How to read...MCAT Style
there are only three things you want out of an MCAT passage...period
1) What the Author is talking about
2) What the authors overall opinion on this topic is (there is almost always an opinion somewhere)
3) What kind of information is located in each paragraph, in case you have to look something up
To find this info Read the first and last paragraphs. If at this point you do not know #1 and #2 repeat, and if necessary read the 2nd paragraph. Then SKIM the following paragraphs to find what is in which paragraph. and head to the questions
On the surface this would seem to be a bad way to read an argument,to essentially ignore all the backing for the claim of the paragraph, but this is the MCAT and not the real world and the method to this madness will become clear when we analyze the type of questions asked on the MCAT
Contrary to what is empirically obvious, the MCAT only asks two types of questions (these are my names for them), and they must be approached entirely differently
1) Find the fact
2) Touchy Feely
1) Find the fact-
These questions require you to answer a question based entirely on what is said in the passage (or a reasonable approximation of such) these tend to be the more straightforward and unfortunately for many less frequent. This is where your skim comes in: When prompted to find a fact, go to the area where the information is located and put the answer most similiar to what is stated in the passage, often times it will ask you to find out what type of evidence is or isnt located in the passage. I hope I don't have to continue stating the obvious, but I need to describe this in order to contrast it with the technique for #2
2) Touchy feely- These are the Harder questions, the more frequent, but once you know what your doing, they are the quickest questions
It is key that you first know the authors opinion on the topic for your entire stategy will hinge on this opinion
second one must know what questions qualify for this category in order to know when to use the technique
there are two types
1) Direct main idea questions- where the question explicitly asks for the passage's main idea
2) Ones with "touchy feely" key words in the question- these words include Probably, most likely, can be inferred, the author would most likely say....basically any question where it does not ask you to explicitly look for something in the passage, and which uses vague, indirect language
Here is the corner stone of your MCAT verbal attack
This Idea came to me while analyzing practice tests, to determine why I was missing the questions that I was. The questions I was missing were mainly of the second type, and after some thought, I decided to take an entire verbal test where I always answered the touchy feely questions with the most obvious answer (the gut answer). This was the first time I ever scored in the double digits
About the Ads


7+ Year Member
15+ Year Member
May 1, 2002
Status (Visible)
here is the conclusion to the previous post

From this I concluded that on these questions I had been talking myself out of the right answers using a complex set of reasons based on factual evidence in the passage (like any good bright person would) and was talking myself out of the right obvious answer hence the following rule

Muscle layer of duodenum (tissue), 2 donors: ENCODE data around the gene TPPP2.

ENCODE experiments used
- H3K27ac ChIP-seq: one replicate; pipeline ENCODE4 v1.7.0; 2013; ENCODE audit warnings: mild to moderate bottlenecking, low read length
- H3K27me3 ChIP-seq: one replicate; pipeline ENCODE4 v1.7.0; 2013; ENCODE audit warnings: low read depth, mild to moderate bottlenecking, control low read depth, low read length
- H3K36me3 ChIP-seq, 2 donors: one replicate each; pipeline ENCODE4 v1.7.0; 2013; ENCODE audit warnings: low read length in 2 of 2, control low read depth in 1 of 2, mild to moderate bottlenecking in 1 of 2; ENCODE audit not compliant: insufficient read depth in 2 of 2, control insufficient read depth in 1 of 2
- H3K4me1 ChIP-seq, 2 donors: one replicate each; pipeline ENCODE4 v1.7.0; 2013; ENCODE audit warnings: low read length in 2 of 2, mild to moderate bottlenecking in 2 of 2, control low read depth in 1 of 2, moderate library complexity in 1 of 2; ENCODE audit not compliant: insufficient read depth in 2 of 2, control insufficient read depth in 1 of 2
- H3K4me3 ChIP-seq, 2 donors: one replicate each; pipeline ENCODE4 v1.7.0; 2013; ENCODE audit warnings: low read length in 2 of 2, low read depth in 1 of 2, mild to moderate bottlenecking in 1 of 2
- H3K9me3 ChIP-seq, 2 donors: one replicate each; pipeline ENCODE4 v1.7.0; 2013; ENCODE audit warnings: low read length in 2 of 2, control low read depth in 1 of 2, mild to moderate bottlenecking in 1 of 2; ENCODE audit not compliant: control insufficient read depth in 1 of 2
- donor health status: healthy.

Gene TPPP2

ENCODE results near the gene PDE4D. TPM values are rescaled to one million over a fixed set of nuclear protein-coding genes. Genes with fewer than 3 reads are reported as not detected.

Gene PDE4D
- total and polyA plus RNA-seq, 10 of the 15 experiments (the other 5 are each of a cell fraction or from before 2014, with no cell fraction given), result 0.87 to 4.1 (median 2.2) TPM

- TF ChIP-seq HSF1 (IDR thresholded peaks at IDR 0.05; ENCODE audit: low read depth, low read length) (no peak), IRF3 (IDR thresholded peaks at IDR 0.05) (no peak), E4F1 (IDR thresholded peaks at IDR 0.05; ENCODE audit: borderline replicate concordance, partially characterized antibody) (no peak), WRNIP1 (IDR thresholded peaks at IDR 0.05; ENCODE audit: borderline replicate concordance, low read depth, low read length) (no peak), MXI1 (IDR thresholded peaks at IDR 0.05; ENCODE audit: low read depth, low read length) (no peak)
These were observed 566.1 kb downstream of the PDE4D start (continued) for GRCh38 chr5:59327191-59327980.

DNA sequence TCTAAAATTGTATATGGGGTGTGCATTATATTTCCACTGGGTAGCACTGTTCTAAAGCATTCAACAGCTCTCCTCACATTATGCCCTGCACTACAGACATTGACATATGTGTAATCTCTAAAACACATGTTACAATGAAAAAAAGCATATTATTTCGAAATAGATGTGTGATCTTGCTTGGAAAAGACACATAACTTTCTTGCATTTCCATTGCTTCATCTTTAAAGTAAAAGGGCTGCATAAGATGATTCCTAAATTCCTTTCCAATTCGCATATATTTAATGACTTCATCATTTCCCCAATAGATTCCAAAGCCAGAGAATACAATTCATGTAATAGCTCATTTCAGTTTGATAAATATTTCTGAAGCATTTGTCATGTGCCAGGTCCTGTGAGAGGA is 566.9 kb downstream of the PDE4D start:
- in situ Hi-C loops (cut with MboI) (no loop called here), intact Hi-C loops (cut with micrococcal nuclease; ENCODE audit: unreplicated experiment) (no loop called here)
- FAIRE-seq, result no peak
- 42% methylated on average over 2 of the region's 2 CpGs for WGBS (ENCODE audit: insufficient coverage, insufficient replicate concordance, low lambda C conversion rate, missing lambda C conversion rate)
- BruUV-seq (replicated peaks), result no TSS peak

Blanket stupidity is of course not that way to go,but the following algorhithm took me far
1) Find the authors opinion (ie Beer is good)
2) Identify any questions which qualify as touchy feely (this is an art form) (ie what is the authors opinion on breweries near high schools)
3) look at the answers and eliminate any answers which either directly conflict with the authors opinion, or have nothing to do with that opinion (ie beer is bad or we should not sell cigarrettes to children)
4) when in doubt narrowing down the rest,follow these rules
-the more general answers tend to be right on these
-Go with the gut
a small number of these questions do not conform to these (usually they happen in the bad 2 passages), experience will teach you how to spot these
Finally a word on the I, II,III questions
a simple algorhythm for these
1) look at the I,II,III part (the real answers) and eliminate all obviously wrong ones
2) go to the answer choices and eliminate any ones affected by #1, then find out which answer (I, II Or III) is located in the most of the remaining choices
3) test the validity of that answer in the passage or if a touchy feely one go with the gut
4) repeat till other answers are eliminated
information on purchasing the AAMC stuff is on the back of the booklet included in the mcat registration packet
I would be willing to cover other sections if requested and any ?'s can be directed to [email protected]


7+ Year Member
15+ Year Member
Aug 28, 2002
Status (Visible)
I think one thing that really helped me was to go over the answers after I finished the test. I tried to go over the solutions to the verbal section the same day I did that practice exam, because at that point I could still remember somewhat the logic I had used to answer the question. Additionally, it helped to understand the reasoning of the test writers.


Large Member
10+ Year Member
15+ Year Member
Dec 30, 2003
Status (Visible)
This is an excellent post. I think it would be more effective in the MCAT forum. Anyone wanna plan a move?

About the Ads
This thread is more than 17 years old.

Your message may be considered spam for the following reasons:

  1. Your new thread title is very short, and likely is unhelpful.
  2. Your reply is very short and likely does not add anything to the thread.
  3. Your reply is very long and likely does not add anything to the thread.
  4. It is very likely that it does not need any further discussion and thus bumping it serves no purpose.
  5. Your message is mostly quotes or spoilers.
  6. Your reply has occurred very quickly after a previous reply and likely does not add anything to the thread.
  7. This thread is locked.